Why We Don't Care About Fatal Accidents
At last week's SAFE symposium, John King banged a drum I've heard him bang before. He points out that in general aviation, we continue to promulgate the idea that flying a GA airplane is "safe." The oft-used comparison is that the drive to the airport is the most dangerous part of the trip. While that's true for an airline trip, it's most definitely not true when GA is part of the equation. I'll get to the numbers in a minute.
But first, when King makes this argument—which I happen to agree with and have made many times in the publications I've edited—the reaction is curious. It's basically no reaction. The eyes glaze over because most people don't want to confront the nature of risk or to wrap their heads around the statistical measures. It's not denial, I don't think, but just utter disinterest. We suffer between 250 and 300 fatal aviation accidents a year (400 to 600 deaths) and few care enough to do anything meaningful about it, other than basic lip service.
Why is this? I have a theory, but first the numbers. The GA fatal rate is 1.2/100,000 hours, although I think it's actually higher because the hours-flown estimate is a dodgy value. I think we fly fewer hours than the estimate. Standing alone, the number is hard to parse without comparing it to something else. So let's compare it to another activity in which a minimally trained and qualified operator is using a vehicle at high speeds. And that would be driving—specifically driving a car which is involved in a single-car, fatal accident. That compares favorably to GA because there aren't that many mid-air collisions so it's as close to apples-to-apples as I can get. (Motorcycles might be better, but the data isn't as good.)
The numbers are grim. On a per-registration basis, general aviation suffers 141 fatals per 100,000 registered vehicles compared to 7.5/100,000 for single-car fatal crashes. The per-hour rate tracks a worse ratio. For light GA aircraft, the fatal rate is 1.2/100,000 hours compared to .028/100,000 for single-car crashes, a 43-fold difference.* If all fatal traffic accidents are considered, the rate is .05/100,000 hours, a 24-fold difference. The risk Delta between driving to the airport for an airline trip is five times worse for the car—not nearly as bad as it used to be.
If a GA trip is involved, the fatal risk is 240 times greater than the airline and nearly 25 times worse than cars if all traffic fatals are considered. If the automobile fatal accident rate were equivalent to GA's fatal rate, we would kill more than 800,000 people a year and your car insurance would cost $25,000. As a society, we would never accept that as a driving risk, but we're blasé about it in aviation. Why?
Several reasons, I think. The big one is that as participants, we just don't care. Cynical, I know, but still true, I believe. Five hundred people dead at the bottom of smoking airplane craters isn't the societal problem that 5000 killed by drunk drivers is. People just assume—including those of us in the industry—that airplanes are dangerous and, well, everyone knows that and accepts the risk. Even though we occasionally use the phony drive-to-the-airport logic King was talking about, we don't really believe it. That's the "big lie" he refers to and it's mostly told to people outside the industry.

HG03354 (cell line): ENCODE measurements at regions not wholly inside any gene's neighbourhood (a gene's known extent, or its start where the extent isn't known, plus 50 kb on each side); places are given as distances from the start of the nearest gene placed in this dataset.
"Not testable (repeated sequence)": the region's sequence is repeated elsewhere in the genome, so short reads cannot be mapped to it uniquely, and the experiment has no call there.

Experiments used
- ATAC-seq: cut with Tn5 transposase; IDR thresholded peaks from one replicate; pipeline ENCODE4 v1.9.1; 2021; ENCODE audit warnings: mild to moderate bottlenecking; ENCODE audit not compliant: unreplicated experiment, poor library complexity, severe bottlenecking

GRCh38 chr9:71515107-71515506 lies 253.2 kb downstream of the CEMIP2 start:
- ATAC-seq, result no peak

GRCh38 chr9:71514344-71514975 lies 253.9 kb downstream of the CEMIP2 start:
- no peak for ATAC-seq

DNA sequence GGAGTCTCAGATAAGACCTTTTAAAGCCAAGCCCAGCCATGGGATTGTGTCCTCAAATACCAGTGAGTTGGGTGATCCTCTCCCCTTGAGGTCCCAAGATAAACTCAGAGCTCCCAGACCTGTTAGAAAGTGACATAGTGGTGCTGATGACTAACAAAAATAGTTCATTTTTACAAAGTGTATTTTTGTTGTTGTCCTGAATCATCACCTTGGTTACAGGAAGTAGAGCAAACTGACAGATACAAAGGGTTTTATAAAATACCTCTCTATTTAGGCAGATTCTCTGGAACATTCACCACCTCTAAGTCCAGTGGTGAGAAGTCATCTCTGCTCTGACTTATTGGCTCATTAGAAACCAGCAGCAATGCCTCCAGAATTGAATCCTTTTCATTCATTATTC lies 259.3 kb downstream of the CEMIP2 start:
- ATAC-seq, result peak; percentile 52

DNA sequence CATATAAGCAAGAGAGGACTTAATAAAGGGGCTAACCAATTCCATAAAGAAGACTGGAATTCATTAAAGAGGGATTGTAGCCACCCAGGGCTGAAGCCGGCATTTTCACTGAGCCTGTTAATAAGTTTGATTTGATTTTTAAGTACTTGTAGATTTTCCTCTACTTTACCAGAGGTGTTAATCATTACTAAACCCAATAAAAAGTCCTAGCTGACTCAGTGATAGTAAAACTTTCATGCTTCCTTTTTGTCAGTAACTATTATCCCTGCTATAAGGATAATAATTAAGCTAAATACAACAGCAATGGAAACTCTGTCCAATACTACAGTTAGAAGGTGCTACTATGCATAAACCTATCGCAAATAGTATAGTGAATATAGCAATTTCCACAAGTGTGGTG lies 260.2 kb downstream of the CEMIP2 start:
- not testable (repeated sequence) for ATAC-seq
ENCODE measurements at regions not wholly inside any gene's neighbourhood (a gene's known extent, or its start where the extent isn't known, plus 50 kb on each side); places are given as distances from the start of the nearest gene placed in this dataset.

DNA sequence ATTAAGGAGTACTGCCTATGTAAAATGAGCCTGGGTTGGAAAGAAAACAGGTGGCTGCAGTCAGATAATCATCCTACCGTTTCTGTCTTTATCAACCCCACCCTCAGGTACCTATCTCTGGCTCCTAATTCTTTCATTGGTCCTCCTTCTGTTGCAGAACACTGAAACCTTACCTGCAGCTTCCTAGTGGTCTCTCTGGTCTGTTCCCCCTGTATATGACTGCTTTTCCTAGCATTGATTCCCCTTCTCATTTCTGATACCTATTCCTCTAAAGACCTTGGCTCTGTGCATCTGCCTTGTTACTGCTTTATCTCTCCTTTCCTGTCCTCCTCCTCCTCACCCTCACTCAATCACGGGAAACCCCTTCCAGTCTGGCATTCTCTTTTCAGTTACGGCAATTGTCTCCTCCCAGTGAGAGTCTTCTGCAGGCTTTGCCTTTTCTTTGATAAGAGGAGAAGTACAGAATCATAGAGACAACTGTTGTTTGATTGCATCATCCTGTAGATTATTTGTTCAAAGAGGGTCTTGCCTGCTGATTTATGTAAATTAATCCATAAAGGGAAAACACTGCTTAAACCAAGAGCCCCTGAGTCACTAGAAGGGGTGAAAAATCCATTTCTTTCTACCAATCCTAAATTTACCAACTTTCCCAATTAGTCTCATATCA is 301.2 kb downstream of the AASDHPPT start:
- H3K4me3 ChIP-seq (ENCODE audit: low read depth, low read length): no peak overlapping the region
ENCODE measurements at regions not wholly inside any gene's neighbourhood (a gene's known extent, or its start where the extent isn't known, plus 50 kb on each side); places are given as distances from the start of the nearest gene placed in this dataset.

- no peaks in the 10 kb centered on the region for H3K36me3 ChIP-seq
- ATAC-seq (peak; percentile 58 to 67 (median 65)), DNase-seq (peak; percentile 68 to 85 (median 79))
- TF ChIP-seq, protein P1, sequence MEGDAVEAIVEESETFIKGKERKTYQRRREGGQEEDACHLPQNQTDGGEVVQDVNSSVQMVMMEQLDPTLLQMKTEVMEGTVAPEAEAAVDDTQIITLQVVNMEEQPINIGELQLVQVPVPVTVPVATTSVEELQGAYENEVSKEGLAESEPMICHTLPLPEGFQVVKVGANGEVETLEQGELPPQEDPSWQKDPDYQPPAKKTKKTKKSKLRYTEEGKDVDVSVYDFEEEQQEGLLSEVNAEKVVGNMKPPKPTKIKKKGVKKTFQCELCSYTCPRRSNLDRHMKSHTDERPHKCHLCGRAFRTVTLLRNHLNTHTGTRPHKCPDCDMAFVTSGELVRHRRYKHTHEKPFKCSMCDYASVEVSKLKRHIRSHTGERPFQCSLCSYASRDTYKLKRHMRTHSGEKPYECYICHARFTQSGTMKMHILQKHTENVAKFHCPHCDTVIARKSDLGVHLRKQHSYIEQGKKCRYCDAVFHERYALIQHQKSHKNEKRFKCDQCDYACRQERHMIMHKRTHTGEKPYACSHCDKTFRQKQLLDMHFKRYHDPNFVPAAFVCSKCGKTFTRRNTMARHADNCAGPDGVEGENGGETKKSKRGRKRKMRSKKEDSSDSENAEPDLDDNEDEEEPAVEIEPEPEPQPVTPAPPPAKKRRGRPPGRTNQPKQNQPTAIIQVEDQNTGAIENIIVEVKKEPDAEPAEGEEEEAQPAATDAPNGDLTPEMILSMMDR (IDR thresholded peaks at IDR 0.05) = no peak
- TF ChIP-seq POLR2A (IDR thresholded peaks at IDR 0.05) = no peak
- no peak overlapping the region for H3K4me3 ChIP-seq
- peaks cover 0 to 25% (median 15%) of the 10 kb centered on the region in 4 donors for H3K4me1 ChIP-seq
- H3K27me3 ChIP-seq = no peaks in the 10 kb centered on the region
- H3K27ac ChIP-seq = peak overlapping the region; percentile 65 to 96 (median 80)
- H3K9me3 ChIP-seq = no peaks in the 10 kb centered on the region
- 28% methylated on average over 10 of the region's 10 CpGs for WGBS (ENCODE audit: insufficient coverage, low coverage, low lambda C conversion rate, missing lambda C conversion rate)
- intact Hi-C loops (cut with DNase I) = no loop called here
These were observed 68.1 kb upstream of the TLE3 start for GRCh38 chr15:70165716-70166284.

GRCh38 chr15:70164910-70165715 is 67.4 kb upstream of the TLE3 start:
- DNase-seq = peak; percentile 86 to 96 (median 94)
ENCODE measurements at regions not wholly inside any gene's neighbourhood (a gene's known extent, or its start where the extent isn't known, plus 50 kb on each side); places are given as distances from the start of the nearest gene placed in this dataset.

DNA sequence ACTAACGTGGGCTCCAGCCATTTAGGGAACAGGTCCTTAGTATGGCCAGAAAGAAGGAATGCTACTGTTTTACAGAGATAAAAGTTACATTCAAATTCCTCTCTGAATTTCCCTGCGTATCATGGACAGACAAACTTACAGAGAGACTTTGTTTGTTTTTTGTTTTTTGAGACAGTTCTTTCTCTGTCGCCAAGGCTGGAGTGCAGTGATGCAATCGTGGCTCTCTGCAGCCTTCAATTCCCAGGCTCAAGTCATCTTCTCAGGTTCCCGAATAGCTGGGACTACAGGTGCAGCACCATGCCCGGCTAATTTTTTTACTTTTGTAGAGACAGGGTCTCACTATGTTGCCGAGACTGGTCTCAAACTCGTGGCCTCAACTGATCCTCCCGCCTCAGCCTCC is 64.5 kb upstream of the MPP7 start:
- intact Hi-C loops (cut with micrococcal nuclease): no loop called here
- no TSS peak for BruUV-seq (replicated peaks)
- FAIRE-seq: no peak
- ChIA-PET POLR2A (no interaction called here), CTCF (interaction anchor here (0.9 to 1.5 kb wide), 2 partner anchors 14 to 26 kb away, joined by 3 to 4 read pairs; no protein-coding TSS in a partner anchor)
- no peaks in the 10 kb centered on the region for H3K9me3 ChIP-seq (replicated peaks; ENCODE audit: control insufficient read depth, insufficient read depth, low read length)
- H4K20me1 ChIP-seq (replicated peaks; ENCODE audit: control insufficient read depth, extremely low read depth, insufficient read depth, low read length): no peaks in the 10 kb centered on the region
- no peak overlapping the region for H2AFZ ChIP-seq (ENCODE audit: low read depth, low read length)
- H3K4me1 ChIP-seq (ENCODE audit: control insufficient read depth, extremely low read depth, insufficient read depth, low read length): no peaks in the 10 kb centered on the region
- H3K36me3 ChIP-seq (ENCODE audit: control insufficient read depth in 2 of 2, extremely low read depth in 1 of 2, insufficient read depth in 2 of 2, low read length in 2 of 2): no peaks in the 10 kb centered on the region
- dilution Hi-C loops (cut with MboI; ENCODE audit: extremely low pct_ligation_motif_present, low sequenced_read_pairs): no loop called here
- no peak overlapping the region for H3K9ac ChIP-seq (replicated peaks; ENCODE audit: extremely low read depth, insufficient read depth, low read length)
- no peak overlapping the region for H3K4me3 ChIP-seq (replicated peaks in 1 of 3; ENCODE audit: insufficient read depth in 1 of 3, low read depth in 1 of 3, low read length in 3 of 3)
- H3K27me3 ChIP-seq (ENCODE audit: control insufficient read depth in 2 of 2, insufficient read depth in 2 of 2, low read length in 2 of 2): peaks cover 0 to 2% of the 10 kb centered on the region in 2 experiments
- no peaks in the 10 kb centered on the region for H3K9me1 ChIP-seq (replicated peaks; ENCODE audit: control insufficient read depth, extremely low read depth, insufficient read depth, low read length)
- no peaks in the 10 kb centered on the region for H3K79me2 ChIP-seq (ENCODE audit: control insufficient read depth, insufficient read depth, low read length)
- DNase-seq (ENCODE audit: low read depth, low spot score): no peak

The second aspect of the don't-care response is that as an industry, we're willing to give pilots only enough training to get them relatively competent, but not require them to do any serious recurrency because that costs money and time and will thin the ranks and shrink the industry. So we strike a balance between what we're willing to require for training, how many dead bodies we can tolerate and how much money we want to continue to trickle into the industry from people who haven't been driven off by having to do a $250 flight review. It's harsh calculus, but, as I said in another blog, perhaps it's the cost of doing business.
Also, most of us believe—correctly, I think—that some people will crash no matter how much you train them. We let these people buy and fly airplanes, too, because we want their money to keep the industry afloat and it goes against the basic American grain to deny people the right to do whatever they want, regardless of consequences.
I'm not necessarily making a moral judgment on any of this because I support SAFE's efforts. I am merely pointing out that the group—and the FAA—are pushing against strong inertia to nudge that 1.2/100,000 downward. That's part of the cultural change we've been discussing, but nothing at all will change unless we no longer accept the stasis. If 275 fatal crashes a year are viewed by industry participants—that's you and me—as "not that bad," that's exactly what we'll continue to have.
*Notes on methodology: 275 fatal accidents a year are assumed. There are about 198,000 GA airplanes registered in the U.S., less jets and helicopters. In 2008, there were about 31,000 fatal traffic accidents in the U.S. of which 60 percent or 18,600 were single-vehicle crashes. (This may include pedestrian figures, but for this rough study, it doesn't matter much.) The NHTSA estimates there are about 248 million passenger vehicles registered in the U.S., which average 12,000 to 15,000 miles a year. At an aggregate speed of 45 miles per hour—generous—that's 266 hours of driving a year.